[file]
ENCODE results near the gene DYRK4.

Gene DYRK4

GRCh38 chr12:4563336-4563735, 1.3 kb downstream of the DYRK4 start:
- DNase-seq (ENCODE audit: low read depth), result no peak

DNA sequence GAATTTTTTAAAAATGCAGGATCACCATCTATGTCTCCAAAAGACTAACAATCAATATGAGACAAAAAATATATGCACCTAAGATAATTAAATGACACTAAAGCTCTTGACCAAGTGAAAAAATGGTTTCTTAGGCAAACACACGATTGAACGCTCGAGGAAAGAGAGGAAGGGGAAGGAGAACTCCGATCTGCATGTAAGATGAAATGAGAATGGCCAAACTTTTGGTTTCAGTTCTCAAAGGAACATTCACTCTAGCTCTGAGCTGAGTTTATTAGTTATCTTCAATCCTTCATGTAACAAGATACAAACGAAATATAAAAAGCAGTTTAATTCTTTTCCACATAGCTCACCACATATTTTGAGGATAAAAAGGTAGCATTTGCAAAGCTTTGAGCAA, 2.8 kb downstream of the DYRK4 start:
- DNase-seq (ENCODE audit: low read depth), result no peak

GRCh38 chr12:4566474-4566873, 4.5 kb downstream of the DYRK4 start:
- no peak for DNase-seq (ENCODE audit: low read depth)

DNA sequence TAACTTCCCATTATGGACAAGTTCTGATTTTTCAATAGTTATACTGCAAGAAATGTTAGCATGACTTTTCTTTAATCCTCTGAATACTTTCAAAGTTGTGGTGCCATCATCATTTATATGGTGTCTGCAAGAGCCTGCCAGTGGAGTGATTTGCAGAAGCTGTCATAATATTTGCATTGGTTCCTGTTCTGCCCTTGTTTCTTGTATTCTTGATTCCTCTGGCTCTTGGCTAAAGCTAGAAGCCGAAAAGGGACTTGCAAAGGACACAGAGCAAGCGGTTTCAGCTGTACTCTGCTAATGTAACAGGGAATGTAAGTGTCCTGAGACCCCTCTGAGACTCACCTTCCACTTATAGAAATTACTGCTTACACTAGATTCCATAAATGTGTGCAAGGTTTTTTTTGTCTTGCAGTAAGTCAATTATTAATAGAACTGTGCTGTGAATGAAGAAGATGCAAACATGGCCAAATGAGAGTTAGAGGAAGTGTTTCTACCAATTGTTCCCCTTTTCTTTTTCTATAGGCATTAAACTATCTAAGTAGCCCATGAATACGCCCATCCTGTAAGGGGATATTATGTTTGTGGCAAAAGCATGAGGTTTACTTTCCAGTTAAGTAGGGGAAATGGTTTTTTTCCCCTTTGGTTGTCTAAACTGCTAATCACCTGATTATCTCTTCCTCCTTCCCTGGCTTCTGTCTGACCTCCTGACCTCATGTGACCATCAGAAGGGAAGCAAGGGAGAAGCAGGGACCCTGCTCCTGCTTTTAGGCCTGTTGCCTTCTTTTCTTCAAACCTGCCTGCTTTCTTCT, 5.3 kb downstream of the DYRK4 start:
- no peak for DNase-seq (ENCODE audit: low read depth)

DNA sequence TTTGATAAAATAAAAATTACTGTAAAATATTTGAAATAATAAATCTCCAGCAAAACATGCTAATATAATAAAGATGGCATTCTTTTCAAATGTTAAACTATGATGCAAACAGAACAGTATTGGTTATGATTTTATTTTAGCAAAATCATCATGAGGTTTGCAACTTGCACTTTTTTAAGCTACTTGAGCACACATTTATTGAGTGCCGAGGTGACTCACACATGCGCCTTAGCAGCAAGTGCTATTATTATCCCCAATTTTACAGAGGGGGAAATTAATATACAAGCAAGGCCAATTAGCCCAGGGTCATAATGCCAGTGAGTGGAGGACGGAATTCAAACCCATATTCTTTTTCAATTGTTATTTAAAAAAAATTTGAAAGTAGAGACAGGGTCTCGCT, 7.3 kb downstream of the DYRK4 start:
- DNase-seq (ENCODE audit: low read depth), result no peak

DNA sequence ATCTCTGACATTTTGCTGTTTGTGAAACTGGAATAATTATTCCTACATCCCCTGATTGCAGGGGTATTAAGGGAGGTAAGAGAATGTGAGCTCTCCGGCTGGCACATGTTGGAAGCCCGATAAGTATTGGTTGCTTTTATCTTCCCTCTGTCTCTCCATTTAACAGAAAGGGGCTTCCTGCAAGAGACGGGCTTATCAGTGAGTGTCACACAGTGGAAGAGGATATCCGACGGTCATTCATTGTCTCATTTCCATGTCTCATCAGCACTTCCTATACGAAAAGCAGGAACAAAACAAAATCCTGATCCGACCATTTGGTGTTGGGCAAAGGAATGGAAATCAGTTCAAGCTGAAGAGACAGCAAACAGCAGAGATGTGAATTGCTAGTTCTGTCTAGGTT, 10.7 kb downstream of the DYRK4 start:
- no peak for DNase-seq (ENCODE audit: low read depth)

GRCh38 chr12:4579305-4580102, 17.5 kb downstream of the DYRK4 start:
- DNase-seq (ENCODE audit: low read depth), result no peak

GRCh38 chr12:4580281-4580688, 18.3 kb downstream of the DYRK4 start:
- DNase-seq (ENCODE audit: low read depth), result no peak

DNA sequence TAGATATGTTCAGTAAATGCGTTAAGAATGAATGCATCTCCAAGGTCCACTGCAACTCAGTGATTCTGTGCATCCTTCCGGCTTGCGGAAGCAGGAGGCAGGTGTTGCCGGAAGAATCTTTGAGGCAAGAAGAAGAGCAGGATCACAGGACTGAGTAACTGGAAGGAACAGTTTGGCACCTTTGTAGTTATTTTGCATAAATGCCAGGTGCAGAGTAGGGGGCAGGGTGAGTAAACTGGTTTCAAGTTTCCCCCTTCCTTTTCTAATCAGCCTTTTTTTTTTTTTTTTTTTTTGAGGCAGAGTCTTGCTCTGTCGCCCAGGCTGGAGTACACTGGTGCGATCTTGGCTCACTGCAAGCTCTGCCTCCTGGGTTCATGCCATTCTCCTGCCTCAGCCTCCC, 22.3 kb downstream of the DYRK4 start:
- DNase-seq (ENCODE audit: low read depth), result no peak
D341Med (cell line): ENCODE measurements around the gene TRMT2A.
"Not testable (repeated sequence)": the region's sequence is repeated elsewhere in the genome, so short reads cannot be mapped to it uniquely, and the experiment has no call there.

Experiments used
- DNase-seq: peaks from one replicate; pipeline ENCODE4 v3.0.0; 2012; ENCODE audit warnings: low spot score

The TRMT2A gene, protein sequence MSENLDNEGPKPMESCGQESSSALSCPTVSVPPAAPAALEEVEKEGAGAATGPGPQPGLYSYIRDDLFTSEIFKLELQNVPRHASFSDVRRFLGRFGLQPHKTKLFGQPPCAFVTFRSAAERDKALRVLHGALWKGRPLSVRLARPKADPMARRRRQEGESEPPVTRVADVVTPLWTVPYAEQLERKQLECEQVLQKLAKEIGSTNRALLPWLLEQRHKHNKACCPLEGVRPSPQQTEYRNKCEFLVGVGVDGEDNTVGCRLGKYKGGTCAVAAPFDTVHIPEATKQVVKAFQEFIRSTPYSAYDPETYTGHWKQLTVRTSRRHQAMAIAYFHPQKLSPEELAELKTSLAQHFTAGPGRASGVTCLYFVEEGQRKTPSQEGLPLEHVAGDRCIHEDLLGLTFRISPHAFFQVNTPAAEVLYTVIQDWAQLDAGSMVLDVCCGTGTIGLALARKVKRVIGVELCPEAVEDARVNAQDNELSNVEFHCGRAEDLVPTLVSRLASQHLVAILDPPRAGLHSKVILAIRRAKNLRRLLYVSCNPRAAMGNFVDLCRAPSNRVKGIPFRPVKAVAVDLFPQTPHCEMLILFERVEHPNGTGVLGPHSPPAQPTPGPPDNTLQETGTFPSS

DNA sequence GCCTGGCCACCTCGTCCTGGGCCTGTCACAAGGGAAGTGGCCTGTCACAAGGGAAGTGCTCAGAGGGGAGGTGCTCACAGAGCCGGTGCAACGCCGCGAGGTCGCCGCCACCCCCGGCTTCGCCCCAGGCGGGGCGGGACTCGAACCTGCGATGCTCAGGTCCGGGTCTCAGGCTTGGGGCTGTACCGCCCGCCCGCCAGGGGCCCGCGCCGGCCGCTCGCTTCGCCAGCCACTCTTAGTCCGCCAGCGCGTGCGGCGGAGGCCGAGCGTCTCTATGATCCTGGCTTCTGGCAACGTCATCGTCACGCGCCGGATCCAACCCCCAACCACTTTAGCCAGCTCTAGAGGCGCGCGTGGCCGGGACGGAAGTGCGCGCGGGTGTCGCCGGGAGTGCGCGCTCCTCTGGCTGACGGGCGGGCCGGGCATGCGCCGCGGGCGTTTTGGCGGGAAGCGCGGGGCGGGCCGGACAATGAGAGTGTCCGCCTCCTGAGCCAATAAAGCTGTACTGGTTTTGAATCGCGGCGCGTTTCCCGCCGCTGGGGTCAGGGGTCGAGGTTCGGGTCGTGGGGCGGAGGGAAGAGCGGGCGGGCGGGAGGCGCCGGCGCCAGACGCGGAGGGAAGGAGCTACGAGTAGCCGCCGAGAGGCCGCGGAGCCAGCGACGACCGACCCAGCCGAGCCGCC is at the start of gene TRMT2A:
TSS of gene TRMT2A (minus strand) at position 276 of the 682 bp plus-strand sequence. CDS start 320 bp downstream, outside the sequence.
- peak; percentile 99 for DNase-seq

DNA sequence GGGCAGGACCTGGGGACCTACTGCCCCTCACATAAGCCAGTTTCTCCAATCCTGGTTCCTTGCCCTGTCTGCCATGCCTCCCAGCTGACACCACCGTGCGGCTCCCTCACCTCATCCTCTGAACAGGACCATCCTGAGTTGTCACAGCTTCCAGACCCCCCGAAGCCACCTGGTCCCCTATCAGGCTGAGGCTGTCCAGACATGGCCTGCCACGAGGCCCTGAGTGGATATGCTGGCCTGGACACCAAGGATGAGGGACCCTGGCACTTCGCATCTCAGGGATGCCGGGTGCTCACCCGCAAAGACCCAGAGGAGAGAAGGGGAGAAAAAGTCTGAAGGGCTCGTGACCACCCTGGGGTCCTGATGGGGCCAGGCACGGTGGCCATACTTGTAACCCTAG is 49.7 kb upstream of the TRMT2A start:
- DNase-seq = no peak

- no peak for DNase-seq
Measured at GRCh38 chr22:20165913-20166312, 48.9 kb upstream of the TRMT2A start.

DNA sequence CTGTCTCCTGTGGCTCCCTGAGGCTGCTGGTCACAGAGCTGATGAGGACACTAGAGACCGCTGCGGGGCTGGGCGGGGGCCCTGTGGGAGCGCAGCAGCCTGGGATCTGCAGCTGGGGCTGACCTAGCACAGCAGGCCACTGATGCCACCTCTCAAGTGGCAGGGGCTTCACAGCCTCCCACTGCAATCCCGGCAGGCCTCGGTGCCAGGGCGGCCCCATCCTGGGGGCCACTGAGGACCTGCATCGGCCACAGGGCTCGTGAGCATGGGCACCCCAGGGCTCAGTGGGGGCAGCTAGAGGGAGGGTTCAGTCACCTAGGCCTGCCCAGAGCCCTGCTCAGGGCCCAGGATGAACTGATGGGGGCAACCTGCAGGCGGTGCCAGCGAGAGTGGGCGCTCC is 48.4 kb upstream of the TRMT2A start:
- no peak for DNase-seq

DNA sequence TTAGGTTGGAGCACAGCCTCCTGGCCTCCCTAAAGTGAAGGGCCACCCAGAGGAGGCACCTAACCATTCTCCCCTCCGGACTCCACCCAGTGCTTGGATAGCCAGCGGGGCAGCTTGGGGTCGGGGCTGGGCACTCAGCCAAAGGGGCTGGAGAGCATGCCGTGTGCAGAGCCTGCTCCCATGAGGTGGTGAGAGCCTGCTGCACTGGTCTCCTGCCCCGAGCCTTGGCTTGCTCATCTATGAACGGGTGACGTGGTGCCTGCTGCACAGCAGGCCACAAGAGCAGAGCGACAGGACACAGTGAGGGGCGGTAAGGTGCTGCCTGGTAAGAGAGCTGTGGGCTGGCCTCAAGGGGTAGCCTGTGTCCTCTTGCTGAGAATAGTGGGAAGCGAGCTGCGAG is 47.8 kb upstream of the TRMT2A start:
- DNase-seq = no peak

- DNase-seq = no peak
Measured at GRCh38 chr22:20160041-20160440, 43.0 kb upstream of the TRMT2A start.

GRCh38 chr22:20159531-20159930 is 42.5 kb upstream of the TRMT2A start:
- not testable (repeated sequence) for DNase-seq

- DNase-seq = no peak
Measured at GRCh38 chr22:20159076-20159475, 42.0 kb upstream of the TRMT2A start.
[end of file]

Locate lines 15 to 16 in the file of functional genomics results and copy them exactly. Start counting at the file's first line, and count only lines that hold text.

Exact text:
GRCh38 chr12:4579305-4580102, 17.5 kb downstream of the DYRK4 start:
- DNase-seq (ENCODE audit: low read depth), result no peak